Great things happening at the Carnegie Institution in Washington, D.C., today and into tomorrow as an historic conference has gotten underway. Its aim: Foster synergy among a wide range of stakeholders to better serve the reintegration needs of returning veterans and military families.
To do this, barriers and competition between entities need to be breached and broken down into a laser-focused 'megacommunty' made up of the federal, state, and local government sectors; large and small businesses; national and community-based NGOs and nonprofits; media (national, local and new); health care providers; educational institutions; veterans service organizations and veterans/military families.
Monday, January 26, 2009
Sunday, January 25, 2009
That Feeling of 'Aliveness' Combat Veterans Miss Most: Can it Be Recaptured in Ho-Hum Civilian Life?
A powerful post by Scott Lee, a Gulf War veteran who blogs over at PTSD, A Soldier's Perspective, arrived on Friday. We Cannot Make it Through the Confines of Our Minds Without the Help of Others is so full and rich and speaks entirely to my current research that I hope he doesn't mind my reprinting it here to share with you:
I am a Gulf War I vet, I felt the same as you when I returned home from combat. For me it was the total sense of feeling alive and being a part of my squad that I missed, although I did not figure this out until after 15 years of insanity.
In the mix, blood pounds through the veins and I received a powerful sense of completeness that I still chase today. The intensiveness of combat will never be matched in the civilian world, all the mundane things we did before seem totally a way to piss us off today. When faced with survival we let all the silly shit slough off of us and become one with the universe.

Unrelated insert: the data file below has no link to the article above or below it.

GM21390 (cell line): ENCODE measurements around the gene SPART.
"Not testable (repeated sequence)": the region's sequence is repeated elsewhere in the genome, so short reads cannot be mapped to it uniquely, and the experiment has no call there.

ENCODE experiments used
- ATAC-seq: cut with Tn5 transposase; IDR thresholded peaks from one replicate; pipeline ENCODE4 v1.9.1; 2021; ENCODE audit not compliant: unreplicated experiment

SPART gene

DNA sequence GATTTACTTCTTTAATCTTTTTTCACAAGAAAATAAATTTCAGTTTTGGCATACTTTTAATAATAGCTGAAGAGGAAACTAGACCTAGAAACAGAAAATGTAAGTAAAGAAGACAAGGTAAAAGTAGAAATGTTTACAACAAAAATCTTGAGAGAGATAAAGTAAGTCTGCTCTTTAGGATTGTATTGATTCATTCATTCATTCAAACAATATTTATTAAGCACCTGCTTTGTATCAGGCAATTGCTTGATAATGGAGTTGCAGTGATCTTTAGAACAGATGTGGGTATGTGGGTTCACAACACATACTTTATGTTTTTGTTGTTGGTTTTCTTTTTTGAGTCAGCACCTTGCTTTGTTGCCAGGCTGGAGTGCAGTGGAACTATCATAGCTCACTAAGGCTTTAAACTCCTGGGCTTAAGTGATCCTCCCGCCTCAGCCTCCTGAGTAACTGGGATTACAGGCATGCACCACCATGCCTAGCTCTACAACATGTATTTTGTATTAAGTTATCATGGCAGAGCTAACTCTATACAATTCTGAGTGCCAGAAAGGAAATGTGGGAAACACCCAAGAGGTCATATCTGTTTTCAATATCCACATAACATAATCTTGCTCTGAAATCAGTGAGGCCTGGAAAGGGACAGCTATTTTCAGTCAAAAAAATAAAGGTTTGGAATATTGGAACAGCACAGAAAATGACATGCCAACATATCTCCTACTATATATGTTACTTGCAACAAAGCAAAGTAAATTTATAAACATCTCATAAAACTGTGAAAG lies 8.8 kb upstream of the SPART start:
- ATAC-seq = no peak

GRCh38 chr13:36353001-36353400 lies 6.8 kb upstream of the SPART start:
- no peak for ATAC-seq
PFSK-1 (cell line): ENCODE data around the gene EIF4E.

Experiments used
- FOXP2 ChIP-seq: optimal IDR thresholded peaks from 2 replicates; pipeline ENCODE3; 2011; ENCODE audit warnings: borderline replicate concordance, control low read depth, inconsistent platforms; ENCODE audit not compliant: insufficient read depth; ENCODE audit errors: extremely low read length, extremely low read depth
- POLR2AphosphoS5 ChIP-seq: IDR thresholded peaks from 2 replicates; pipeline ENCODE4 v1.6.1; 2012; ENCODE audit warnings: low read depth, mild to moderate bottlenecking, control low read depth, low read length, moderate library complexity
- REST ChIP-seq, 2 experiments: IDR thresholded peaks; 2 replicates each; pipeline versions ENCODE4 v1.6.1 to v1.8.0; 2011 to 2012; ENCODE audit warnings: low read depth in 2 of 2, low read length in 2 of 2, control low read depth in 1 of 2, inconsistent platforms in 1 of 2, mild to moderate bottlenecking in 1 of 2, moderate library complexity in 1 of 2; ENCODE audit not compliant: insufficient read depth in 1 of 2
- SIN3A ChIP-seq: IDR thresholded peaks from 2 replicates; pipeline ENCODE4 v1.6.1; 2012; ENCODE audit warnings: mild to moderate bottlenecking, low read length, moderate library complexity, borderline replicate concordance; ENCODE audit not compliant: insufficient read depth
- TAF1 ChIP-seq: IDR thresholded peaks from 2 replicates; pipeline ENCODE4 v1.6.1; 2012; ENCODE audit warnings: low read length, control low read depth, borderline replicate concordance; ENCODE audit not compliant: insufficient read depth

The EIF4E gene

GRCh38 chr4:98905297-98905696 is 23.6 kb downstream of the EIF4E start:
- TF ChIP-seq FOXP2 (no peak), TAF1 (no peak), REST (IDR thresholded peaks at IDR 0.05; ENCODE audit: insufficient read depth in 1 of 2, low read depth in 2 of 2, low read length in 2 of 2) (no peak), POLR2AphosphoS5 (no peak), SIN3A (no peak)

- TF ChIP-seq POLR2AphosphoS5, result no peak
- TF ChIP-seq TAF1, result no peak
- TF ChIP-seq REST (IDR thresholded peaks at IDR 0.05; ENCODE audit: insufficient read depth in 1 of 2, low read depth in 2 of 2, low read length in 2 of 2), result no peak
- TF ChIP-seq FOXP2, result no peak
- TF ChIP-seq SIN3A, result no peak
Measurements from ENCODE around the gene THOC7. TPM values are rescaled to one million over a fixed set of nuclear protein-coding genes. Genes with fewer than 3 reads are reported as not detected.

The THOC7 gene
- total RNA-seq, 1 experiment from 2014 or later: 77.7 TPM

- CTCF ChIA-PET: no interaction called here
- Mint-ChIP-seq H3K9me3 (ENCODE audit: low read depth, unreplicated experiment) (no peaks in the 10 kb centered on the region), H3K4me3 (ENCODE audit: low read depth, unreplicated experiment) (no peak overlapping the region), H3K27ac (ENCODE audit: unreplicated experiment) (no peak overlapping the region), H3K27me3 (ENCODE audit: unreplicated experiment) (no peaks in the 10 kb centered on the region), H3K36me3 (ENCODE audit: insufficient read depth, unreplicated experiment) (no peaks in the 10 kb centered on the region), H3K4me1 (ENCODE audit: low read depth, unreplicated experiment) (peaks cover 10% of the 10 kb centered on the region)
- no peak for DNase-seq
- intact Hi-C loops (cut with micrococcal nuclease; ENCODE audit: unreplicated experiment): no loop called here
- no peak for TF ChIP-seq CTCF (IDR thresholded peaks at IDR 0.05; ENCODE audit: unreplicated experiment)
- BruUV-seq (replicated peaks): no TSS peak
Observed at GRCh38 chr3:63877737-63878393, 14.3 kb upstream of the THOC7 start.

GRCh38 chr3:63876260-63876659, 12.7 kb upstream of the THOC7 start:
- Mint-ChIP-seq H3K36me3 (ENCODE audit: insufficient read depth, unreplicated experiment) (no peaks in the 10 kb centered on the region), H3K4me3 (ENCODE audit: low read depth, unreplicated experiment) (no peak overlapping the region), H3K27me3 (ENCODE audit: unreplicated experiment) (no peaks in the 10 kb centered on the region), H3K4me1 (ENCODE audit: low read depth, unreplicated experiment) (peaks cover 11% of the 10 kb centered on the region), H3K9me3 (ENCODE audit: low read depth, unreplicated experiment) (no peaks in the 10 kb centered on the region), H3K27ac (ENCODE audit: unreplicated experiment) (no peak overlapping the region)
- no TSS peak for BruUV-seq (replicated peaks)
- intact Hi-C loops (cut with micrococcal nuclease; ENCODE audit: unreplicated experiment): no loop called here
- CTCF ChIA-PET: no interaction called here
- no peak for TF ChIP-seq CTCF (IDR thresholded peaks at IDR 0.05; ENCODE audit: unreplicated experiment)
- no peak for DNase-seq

Our field of vision opens completely to encompass all within our sight, the tiny reflection in the corner of the eye becomes a sharp focus without having to direct attention its way. Time becomes suspended and we know and feel what omnipresence really means. How can anything else ever compare to this experiential endeavor?
I finally received help after 15 years, I could not drink enough alcohol, smoke enough weed, or seek out enough violence to get past the feelings of emptiness. I felt such an utterly and complete loss of self and sense of identity. We were trained to feel invincible, and it may even have seemed that way at times, but we did not get through combat without the help from the soldier next to us. We cannot make it through the confines of our minds without the help of others. We could not do it alone in combat, what makes you think that you can make it alone today?
He goes on to invite his readers to take a look at his process of returning to the fold of civilian life, learning how to deal with the changes that brings into a former combat veteran's life. Check out the rest of his postings.
I've included my response to Scott in extended.
Saturday, January 24, 2009
Just a few days ago, Vet Art Project creator and founder Lisa Rosenthal honored me with the opportunity to develop a program, one of many upcoming VAP offerings that I've mentioned here before, as part of February's month long Chicago Cultural Center Incubator Series.
The list of events taking place next month is enormous.
Please visit the Vet Art Project website for a full listing; you can also download the event flyer [pdf] for all the specifics. All activities and community outreach work that Lisa has been doing in neighborhoods all across Chicago since October, will culminate in a public performance not to be missed:
New Art About War from the Vet Art Project Incubator
February 23rd, 2009, 7:30 p.m.
Chicago Cultural Center [Info and directions]
Randolph & Michigan Ave.
No fee but advance reservations are recommended. For tickets: www.dcatheater.org or 312.742.8497.
But, a reminder: There are dozens of VAP offerings throughout February; please see the full listing [pdf].